The Market for Long-Term Care Insurance
The Market for Long-Term Care InsuranceExpenditures on long-term care services in the U.S. are high and growing - they reached $135 Billion in 2004, or 1.2 percent of GDP, and are projected to triple in real terms by 2040 as the U.S. population ages and health care costs continue to rise.
Long-term care expenditures represent a significant financial risk for the elderly. A 65-year-old woman has a 44 percent chance of entering a nursing home during her lifetime and, upon entering, faces an average stay of two years. Long-term care is extremely expensive - the average rate for a semi-private room in a nursing home was over $50,000 per year in 2002.
Economic theory suggests that individuals should find it valuable to protect themselves against the risk of these large expenses by purchasing private long-term care insurance. Yet the market for such insurance is quite small. Only 10 percent of the elderly have a private long-term care insurance plan, and because coverage under these plans is often limited, only 4 percent of long-term care expenditures are paid by private insurance, while fully one-third of expenditures are paid out-of-pocket.
NBER researchers Jeffrey Brown and Amy Finkelstein explore possible explanations for the scarcity of private long-term care insurance in a pair of new papers. As the authors point out, the limited size of the market may be due to factors that limit the demand for private insurance, such as the existence of the government Medicaid program or limited awareness on the part of consumers, or to supply side market failures, such as a lack of competition in the private insurance market, problems of adverse selection or moral hazard, or the inability of the industry to insure against aggregate risks like rising health care costs.
In Supply or Demand: Why Is the Market for Long-Term Care Insurance So Small? (NBER Working Paper 10782), the authors provide the first empirical evidence on the pricing and benefit structure of long-term care policies. They note that if significant supply side market failures exist, private insurance plans may be priced significantly above the actuarially fair level, so that premiums exceed expected benefits. In addition, insurers may only offer plans that provide incomplete coverage.
The authors find that the typical policy purchased by a 65-year-old and held until death pays out 82 cents in benefits for every dollar of premium. That 18 percent load factor is significantly higher than the 6 to 10 percent load usually found on private health insurance plans. The typical purchased policy is also not very comprehensive, as it covers only one-third of expected expenditures.
However, the authors point to evidence suggesting that high prices and limited benefits are not the primary cause of the small size of the market. They find very large differences in pricing by gender - the typical load factor is 44 percent for men and negative 4 percent for women, so that expected benefits actually exceed premiums for them - yet the rate of purchase of private insurance is very similar for men and women. They also find that insurance companies offer plans that cover 90 percent of expected benefits. The authors conclude that although supply side market failures exist in the private long-term care insurance market, they are not sufficient to explain its limited size.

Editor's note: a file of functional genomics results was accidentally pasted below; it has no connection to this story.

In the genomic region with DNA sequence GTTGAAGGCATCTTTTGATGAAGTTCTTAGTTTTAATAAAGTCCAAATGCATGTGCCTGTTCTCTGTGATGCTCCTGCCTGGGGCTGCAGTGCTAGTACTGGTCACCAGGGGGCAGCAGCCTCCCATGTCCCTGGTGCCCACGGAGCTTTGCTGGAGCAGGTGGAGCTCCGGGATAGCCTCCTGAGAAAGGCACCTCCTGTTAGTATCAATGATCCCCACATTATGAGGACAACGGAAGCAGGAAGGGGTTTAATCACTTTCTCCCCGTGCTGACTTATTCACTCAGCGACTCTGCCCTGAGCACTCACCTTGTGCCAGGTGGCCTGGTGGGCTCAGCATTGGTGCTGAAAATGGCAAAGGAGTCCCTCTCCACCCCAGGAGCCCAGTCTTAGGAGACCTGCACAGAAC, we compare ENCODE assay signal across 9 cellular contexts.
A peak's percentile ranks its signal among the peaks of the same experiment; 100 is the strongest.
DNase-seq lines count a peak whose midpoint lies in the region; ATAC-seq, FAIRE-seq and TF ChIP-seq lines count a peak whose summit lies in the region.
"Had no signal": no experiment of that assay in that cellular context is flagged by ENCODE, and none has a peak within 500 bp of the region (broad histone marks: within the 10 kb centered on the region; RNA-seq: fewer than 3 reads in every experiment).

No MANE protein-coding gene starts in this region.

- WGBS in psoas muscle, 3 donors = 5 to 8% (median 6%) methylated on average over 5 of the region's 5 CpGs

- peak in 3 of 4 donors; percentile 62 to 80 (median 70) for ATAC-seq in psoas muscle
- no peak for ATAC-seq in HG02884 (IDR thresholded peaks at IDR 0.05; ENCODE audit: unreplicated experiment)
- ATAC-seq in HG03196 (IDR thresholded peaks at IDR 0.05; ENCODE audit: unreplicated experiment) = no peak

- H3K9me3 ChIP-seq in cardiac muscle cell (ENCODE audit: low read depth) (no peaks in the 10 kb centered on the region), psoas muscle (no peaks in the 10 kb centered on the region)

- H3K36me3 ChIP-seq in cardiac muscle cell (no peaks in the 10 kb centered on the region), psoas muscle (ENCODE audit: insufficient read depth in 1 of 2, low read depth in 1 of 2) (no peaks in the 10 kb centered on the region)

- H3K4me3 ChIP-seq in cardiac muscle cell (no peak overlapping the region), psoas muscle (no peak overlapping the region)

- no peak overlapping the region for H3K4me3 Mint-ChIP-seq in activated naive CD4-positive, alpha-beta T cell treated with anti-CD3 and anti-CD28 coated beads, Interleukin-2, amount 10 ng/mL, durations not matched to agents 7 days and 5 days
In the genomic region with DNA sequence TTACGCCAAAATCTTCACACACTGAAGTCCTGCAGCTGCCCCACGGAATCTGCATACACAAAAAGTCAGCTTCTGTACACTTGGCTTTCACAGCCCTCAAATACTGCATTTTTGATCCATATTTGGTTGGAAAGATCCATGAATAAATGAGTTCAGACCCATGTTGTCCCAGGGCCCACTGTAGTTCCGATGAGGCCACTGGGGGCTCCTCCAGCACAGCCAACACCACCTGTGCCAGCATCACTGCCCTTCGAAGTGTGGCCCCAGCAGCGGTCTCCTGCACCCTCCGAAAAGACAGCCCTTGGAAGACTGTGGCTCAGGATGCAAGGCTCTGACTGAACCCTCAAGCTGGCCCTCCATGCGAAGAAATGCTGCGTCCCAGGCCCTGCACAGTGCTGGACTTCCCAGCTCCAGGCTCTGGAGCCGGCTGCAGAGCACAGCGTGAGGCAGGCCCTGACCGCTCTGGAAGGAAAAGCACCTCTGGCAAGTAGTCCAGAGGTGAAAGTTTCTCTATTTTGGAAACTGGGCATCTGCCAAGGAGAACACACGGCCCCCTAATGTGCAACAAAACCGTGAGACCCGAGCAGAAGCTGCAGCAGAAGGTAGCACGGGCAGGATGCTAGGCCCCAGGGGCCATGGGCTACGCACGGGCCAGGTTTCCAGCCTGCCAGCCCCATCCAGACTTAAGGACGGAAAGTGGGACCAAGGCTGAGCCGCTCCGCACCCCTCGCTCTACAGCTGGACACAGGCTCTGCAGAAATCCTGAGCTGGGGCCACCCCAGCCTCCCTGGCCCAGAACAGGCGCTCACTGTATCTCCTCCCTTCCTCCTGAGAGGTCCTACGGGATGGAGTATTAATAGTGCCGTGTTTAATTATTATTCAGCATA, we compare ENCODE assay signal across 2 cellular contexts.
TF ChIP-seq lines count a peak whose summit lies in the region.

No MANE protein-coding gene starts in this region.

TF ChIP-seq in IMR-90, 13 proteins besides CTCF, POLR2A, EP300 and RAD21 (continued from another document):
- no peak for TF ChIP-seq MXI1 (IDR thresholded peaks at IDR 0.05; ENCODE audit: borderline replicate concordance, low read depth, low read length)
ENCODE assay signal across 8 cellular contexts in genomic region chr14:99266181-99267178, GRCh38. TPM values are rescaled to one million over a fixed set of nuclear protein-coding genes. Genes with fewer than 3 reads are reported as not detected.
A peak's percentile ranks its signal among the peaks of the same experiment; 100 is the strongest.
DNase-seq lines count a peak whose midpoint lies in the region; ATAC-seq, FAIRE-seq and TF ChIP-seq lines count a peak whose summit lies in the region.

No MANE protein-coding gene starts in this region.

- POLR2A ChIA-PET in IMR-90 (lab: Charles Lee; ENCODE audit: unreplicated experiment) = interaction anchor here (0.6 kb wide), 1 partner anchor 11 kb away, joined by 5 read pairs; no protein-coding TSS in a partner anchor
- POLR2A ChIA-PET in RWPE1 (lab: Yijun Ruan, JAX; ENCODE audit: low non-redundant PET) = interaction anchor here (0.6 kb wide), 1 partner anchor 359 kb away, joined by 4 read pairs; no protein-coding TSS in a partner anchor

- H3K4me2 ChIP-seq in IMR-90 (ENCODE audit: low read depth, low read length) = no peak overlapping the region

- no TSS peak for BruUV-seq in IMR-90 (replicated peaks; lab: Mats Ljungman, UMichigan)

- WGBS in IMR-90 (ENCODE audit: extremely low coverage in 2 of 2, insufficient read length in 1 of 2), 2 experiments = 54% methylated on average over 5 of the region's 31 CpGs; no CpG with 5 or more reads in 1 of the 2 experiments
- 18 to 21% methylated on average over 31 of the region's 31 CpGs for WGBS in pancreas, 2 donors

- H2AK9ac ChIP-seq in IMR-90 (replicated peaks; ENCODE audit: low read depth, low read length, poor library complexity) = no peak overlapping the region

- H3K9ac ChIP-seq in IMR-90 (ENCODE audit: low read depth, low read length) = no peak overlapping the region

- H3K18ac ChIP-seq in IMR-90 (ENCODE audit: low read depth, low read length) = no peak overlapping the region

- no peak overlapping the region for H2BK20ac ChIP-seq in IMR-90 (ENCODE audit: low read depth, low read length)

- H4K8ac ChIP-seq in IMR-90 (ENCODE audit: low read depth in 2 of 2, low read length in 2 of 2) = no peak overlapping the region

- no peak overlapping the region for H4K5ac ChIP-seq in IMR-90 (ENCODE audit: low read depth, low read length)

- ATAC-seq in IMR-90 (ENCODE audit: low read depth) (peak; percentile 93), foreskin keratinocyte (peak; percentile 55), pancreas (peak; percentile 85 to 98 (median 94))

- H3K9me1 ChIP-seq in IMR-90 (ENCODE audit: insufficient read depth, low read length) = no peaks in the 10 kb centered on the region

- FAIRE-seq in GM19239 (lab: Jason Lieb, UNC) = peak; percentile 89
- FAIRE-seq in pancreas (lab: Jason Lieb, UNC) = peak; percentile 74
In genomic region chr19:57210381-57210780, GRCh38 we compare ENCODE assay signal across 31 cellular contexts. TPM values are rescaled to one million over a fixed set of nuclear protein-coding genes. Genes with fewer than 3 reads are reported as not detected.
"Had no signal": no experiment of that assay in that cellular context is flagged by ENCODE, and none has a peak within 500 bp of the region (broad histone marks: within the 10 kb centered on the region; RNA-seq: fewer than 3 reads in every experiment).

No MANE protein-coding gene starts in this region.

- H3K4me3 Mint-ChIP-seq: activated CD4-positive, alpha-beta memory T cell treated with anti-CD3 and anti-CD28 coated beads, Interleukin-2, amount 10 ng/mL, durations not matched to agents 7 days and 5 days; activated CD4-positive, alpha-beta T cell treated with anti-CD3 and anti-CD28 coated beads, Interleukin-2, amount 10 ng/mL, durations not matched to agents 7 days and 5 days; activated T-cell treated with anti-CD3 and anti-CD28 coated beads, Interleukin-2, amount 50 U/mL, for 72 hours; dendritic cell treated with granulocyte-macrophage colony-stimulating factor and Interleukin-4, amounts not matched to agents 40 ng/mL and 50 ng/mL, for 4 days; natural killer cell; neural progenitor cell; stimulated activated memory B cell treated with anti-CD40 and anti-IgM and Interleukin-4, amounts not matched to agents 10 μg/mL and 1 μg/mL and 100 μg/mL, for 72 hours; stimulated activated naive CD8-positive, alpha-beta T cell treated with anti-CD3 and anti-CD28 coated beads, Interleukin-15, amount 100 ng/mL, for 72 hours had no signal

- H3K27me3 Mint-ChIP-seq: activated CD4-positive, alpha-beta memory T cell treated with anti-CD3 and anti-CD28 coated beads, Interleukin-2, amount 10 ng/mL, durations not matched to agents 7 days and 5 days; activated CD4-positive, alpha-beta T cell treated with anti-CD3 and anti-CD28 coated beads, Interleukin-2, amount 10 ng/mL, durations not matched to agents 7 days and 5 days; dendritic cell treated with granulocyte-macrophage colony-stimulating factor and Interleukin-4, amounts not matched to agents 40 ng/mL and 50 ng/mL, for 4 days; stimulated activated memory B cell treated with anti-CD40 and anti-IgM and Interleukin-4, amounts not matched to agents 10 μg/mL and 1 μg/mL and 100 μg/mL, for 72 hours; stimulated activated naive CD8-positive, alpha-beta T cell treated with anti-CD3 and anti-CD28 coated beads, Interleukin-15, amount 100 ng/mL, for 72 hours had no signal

The authors explore one particular demand side factor in The Interaction of Public and Private Insurance: Medicaid and the Long-Term Care Insurance Market (NBER Working Paper 10989). Medicaid is the payer of last resort; the program covers long-term care expenditures after an individual has used any private insurance benefits for which he is eligible and exhausted most of his financial resources paying for his care out-of-pocket. Medicaid is thus an incomplete but free substitute for private long-term care insurance and its existence may discourage individuals from purchasing private insurance.
The authors develop a model of a forward-looking 65-year-old individual who makes decisions about his present and future consumption and about whether to buy long-term care insu ance in the presence of uncertainty about long-term care expenditures. The authors use the model to calculate the effect of Medicaid on the individual's willingness to pay for private insurance.
The authors find that Medicaid is critical in explaining the absence of private insurance. Even if supply side market failures could be eliminated so that individuals could purchase comprehensive private insurance with a zero load factor, they estimate that at least two-thirds and as much as 90 percent of the population would still not want to buy because of the existence of Medicaid.
They show that one important reason for this result is that the design of Medicaid imposes a high "implicit tax" on private insurance benefits - for a median wealth individual, 60 to 75 percent of premiums go to pay for benefits that Medicaid would otherwise have provided. They also find that recently enacted state Medicaid reforms and federal and state tax subsidies to private insurance are unlikely to have a big effect on this implicit tax, or therefore on the demand for private insurance.
Finally, they note that because Medicaid requires individuals to spend most of their assets before becoming eligible for benefits, it is a poor substitute for private insurance. Medicaid does not effectively protect financial assets or allow individuals to smooth their consumption over time.
As Brown and Finkelstein write, "policy changes that substantially reduce or eliminate Medicaid's implicit tax are necessary conditions for stimulating the private market."
The authors gratefully acknowledge financial support for this research from the Robert Wood Johnson Foundation, TIAA-CREF, the National Institute on Aging, and the Campus Research Board at the University of Illinois at Urbana-Champaign.